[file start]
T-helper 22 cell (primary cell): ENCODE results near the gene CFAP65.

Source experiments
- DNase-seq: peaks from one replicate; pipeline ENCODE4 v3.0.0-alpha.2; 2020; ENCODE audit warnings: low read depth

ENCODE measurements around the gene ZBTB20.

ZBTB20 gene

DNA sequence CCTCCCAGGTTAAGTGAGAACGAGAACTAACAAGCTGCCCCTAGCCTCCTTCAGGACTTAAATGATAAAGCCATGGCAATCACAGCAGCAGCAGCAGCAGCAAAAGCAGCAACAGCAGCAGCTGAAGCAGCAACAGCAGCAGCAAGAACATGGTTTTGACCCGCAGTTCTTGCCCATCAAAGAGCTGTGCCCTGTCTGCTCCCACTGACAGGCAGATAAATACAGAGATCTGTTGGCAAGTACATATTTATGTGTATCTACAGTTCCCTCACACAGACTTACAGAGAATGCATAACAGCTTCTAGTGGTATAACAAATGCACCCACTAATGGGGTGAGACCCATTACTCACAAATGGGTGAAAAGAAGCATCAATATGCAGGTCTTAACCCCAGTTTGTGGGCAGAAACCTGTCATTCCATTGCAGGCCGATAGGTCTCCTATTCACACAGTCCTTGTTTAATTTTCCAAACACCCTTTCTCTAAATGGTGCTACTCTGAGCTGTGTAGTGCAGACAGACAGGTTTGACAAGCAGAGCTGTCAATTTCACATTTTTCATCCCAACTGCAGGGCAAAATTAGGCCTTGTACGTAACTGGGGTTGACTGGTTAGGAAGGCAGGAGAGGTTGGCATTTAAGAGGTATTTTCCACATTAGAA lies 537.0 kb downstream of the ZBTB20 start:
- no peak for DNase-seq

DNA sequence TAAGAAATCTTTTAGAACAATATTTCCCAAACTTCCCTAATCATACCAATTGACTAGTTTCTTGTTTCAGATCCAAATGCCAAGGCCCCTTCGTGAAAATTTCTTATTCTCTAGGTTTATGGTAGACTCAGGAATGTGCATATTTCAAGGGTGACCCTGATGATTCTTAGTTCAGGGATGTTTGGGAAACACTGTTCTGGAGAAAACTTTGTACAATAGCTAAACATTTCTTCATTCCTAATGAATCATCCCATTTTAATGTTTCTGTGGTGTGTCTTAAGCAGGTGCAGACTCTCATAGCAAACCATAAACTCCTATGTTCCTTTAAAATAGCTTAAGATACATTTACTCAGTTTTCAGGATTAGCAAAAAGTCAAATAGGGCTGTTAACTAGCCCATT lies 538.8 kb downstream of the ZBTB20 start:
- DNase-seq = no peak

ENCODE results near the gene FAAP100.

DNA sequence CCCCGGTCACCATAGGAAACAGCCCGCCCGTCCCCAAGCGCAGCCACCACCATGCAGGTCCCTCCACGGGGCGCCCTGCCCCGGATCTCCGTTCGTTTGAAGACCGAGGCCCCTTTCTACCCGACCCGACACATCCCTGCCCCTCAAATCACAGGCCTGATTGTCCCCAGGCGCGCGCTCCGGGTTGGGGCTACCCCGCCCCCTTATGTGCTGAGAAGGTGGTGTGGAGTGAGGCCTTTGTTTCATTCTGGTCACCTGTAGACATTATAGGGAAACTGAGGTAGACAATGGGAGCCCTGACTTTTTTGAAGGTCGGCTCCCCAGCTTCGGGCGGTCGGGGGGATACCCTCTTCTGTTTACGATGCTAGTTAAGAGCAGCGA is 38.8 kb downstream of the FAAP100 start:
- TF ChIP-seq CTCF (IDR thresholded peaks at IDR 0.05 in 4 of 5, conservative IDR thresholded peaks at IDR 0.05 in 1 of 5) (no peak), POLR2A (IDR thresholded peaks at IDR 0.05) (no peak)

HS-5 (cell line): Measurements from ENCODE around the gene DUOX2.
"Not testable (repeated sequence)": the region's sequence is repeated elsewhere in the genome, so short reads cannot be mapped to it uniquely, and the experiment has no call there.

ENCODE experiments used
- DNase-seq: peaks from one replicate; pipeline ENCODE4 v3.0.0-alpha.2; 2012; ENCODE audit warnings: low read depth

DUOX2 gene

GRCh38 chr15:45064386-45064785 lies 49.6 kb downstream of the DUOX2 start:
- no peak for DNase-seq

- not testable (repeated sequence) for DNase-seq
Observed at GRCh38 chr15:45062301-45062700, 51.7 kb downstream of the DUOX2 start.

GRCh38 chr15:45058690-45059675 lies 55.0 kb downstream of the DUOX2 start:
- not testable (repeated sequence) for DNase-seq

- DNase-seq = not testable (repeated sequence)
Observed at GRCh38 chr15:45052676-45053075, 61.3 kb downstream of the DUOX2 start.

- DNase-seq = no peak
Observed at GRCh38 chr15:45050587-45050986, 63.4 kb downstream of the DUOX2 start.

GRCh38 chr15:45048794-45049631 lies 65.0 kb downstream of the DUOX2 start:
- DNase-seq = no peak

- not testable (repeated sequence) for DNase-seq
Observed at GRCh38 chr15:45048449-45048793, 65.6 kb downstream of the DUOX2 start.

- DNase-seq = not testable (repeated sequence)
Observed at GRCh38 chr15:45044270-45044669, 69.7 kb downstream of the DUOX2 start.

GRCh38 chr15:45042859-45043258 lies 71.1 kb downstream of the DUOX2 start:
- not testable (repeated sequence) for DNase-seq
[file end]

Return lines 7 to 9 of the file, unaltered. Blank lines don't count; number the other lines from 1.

- no peak for DNase-seq

DNA sequence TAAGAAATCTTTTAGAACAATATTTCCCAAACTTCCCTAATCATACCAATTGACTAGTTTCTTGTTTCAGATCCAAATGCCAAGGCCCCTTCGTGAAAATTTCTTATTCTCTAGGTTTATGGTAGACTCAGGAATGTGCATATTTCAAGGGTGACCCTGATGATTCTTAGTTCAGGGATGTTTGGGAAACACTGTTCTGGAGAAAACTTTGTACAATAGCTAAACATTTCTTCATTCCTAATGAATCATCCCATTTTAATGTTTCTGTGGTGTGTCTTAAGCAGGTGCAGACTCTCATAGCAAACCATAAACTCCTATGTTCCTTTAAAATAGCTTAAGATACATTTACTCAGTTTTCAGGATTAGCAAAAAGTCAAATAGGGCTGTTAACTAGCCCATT lies 538.8 kb downstream of the ZBTB20 start:
- DNase-seq = no peak